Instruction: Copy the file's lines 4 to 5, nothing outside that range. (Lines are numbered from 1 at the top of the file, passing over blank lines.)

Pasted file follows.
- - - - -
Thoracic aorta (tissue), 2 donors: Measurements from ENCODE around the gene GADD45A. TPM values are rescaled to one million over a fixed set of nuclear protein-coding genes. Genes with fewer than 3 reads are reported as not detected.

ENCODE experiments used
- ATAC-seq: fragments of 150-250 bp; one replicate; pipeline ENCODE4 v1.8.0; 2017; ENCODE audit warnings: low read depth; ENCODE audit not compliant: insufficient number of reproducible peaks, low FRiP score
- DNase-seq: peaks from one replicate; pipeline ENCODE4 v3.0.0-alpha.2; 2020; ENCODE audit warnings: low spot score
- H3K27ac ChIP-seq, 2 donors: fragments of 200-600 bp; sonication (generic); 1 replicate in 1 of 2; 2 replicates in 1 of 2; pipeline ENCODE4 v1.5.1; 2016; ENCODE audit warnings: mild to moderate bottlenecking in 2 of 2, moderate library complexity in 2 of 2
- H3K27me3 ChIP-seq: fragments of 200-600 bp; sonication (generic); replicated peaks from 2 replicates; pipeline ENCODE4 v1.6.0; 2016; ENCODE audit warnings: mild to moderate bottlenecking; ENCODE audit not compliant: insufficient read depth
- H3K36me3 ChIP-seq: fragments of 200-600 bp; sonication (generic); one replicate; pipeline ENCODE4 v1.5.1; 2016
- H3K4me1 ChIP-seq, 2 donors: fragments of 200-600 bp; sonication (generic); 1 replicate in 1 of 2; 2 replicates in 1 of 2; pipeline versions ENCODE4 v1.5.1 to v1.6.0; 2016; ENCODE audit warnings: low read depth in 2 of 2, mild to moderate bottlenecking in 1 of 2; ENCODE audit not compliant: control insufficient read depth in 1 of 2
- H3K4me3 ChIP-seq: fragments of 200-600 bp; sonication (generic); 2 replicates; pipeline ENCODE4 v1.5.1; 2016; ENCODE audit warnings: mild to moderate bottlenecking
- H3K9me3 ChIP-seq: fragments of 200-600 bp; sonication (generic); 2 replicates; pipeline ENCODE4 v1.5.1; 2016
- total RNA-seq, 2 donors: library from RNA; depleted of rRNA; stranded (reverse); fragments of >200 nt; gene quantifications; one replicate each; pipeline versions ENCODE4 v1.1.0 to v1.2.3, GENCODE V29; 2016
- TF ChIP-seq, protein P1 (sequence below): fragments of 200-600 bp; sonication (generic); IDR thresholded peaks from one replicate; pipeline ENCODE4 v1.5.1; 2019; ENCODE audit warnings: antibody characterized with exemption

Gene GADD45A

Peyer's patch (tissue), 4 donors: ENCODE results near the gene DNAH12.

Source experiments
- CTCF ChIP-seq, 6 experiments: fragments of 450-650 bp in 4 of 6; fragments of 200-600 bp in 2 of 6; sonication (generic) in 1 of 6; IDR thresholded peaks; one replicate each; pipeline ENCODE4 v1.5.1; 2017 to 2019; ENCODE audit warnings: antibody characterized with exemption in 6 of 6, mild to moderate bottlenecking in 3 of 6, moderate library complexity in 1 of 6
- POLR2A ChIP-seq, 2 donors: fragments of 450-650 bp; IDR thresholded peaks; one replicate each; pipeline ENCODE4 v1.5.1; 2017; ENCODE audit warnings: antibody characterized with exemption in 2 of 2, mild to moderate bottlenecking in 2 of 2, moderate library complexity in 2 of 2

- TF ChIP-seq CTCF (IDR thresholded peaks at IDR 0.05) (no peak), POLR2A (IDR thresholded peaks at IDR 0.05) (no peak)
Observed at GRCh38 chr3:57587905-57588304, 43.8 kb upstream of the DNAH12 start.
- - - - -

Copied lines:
- DNase-seq: peaks from one replicate; pipeline ENCODE4 v3.0.0-alpha.2; 2020; ENCODE audit warnings: low spot score
- H3K27ac ChIP-seq, 2 donors: fragments of 200-600 bp; sonication (generic); 1 replicate in 1 of 2; 2 replicates in 1 of 2; pipeline ENCODE4 v1.5.1; 2016; ENCODE audit warnings: mild to moderate bottlenecking in 2 of 2, moderate library complexity in 2 of 2